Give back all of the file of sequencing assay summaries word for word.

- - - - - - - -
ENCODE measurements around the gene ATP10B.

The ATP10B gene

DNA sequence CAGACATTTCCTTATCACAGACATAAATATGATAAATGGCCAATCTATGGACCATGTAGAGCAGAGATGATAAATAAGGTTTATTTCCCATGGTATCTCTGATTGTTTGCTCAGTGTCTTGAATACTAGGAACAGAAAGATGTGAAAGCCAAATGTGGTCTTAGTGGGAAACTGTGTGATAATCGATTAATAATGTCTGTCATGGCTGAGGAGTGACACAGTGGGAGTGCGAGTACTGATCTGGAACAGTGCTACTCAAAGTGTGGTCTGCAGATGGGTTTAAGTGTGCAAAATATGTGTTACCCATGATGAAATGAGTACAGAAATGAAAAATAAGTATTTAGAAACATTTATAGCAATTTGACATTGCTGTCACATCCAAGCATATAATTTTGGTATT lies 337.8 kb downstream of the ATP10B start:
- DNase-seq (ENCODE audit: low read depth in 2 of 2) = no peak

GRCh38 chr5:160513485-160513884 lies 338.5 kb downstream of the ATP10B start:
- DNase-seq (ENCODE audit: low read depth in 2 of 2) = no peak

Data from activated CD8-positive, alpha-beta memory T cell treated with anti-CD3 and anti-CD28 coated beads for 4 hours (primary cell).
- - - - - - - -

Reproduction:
ENCODE measurements around the gene ATP10B.

The ATP10B gene

DNA sequence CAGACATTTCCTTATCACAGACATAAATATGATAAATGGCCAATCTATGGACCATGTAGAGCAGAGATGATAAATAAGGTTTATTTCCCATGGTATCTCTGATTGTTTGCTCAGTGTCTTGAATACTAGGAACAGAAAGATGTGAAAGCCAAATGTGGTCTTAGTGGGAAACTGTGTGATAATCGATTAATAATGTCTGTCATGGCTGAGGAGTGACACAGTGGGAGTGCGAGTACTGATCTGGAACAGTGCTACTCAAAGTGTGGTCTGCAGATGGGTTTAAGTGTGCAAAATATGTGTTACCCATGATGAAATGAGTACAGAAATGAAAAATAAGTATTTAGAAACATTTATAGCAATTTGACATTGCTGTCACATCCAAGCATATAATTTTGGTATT lies 337.8 kb downstream of the ATP10B start:
- DNase-seq (ENCODE audit: low read depth in 2 of 2) = no peak

GRCh38 chr5:160513485-160513884 lies 338.5 kb downstream of the ATP10B start:
- DNase-seq (ENCODE audit: low read depth in 2 of 2) = no peak

Data from activated CD8-positive, alpha-beta memory T cell treated with anti-CD3 and anti-CD28 coated beads for 4 hours (primary cell).